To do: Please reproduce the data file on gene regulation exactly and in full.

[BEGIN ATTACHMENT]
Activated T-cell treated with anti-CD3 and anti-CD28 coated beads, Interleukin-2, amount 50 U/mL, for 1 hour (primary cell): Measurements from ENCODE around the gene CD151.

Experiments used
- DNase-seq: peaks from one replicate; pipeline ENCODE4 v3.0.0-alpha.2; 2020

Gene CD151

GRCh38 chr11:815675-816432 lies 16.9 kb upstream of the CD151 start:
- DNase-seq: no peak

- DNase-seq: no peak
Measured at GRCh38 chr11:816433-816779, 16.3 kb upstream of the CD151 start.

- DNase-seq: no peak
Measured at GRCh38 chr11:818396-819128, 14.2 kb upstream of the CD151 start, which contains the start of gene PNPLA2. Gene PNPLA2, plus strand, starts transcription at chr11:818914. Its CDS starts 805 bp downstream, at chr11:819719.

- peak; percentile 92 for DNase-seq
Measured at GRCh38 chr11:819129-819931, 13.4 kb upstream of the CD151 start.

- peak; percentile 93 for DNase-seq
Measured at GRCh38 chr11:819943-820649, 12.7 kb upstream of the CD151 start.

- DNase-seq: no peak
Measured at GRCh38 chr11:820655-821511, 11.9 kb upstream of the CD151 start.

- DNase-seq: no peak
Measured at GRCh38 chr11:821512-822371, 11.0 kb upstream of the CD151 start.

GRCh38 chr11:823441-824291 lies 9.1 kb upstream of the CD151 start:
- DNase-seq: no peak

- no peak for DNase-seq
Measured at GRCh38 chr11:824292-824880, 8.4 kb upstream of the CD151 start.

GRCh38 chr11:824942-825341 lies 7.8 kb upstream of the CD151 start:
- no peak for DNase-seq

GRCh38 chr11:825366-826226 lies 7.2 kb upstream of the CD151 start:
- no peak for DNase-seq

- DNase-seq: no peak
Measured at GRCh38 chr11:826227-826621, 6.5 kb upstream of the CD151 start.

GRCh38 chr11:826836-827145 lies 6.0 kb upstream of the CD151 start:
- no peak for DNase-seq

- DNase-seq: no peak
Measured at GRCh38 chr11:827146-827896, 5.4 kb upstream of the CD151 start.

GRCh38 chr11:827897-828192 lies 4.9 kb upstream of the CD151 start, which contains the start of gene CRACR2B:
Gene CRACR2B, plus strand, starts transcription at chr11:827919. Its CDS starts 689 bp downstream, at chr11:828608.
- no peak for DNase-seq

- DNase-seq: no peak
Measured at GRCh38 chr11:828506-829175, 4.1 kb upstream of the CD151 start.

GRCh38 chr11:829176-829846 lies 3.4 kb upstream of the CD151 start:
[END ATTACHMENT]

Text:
Activated T-cell treated with anti-CD3 and anti-CD28 coated beads, Interleukin-2, amount 50 U/mL, for 1 hour (primary cell): Measurements from ENCODE around the gene CD151.

Experiments used
- DNase-seq: peaks from one replicate; pipeline ENCODE4 v3.0.0-alpha.2; 2020

Gene CD151

GRCh38 chr11:815675-816432 lies 16.9 kb upstream of the CD151 start:
- DNase-seq: no peak

- DNase-seq: no peak
Measured at GRCh38 chr11:816433-816779, 16.3 kb upstream of the CD151 start.

- DNase-seq: no peak
Measured at GRCh38 chr11:818396-819128, 14.2 kb upstream of the CD151 start, which contains the start of gene PNPLA2. Gene PNPLA2, plus strand, starts transcription at chr11:818914. Its CDS starts 805 bp downstream, at chr11:819719.

- peak; percentile 92 for DNase-seq
Measured at GRCh38 chr11:819129-819931, 13.4 kb upstream of the CD151 start.

- peak; percentile 93 for DNase-seq
Measured at GRCh38 chr11:819943-820649, 12.7 kb upstream of the CD151 start.

- DNase-seq: no peak
Measured at GRCh38 chr11:820655-821511, 11.9 kb upstream of the CD151 start.

- DNase-seq: no peak
Measured at GRCh38 chr11:821512-822371, 11.0 kb upstream of the CD151 start.

GRCh38 chr11:823441-824291 lies 9.1 kb upstream of the CD151 start:
- DNase-seq: no peak

- no peak for DNase-seq
Measured at GRCh38 chr11:824292-824880, 8.4 kb upstream of the CD151 start.

GRCh38 chr11:824942-825341 lies 7.8 kb upstream of the CD151 start:
- no peak for DNase-seq

GRCh38 chr11:825366-826226 lies 7.2 kb upstream of the CD151 start:
- no peak for DNase-seq

- DNase-seq: no peak
Measured at GRCh38 chr11:826227-826621, 6.5 kb upstream of the CD151 start.

GRCh38 chr11:826836-827145 lies 6.0 kb upstream of the CD151 start:
- no peak for DNase-seq

- DNase-seq: no peak
Measured at GRCh38 chr11:827146-827896, 5.4 kb upstream of the CD151 start.

GRCh38 chr11:827897-828192 lies 4.9 kb upstream of the CD151 start, which contains the start of gene CRACR2B:
Gene CRACR2B, plus strand, starts transcription at chr11:827919. Its CDS starts 689 bp downstream, at chr11:828608.
- no peak for DNase-seq

- DNase-seq: no peak
Measured at GRCh38 chr11:828506-829175, 4.1 kb upstream of the CD151 start.

GRCh38 chr11:829176-829846 lies 3.4 kb upstream of the CD151 start: